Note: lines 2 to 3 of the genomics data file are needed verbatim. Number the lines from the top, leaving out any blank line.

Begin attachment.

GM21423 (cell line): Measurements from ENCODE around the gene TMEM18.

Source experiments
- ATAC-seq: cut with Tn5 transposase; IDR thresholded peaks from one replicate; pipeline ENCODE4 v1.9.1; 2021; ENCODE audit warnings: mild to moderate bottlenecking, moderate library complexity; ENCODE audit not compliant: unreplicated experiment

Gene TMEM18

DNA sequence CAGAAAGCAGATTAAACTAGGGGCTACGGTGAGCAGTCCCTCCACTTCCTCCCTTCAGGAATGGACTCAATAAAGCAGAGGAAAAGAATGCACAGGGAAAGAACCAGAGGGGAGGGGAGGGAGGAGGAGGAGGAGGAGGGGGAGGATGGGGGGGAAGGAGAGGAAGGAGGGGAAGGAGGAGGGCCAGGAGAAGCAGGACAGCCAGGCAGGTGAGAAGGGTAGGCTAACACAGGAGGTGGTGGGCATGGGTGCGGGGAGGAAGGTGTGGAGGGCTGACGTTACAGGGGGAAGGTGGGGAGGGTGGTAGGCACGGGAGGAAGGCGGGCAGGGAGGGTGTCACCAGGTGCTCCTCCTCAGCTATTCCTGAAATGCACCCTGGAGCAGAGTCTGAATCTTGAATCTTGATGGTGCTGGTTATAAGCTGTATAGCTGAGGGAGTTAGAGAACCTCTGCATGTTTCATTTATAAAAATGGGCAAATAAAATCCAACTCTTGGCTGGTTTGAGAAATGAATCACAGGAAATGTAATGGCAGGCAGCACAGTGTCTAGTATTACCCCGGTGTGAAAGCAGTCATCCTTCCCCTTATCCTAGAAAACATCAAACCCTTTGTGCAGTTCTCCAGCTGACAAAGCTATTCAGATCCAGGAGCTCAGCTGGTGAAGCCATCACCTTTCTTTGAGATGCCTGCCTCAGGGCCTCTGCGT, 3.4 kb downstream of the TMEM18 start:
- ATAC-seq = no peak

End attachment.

Source experiments
- ATAC-seq: cut with Tn5 transposase; IDR thresholded peaks from one replicate; pipeline ENCODE4 v1.9.1; 2021; ENCODE audit warnings: mild to moderate bottlenecking, moderate library complexity; ENCODE audit not compliant: unreplicated experiment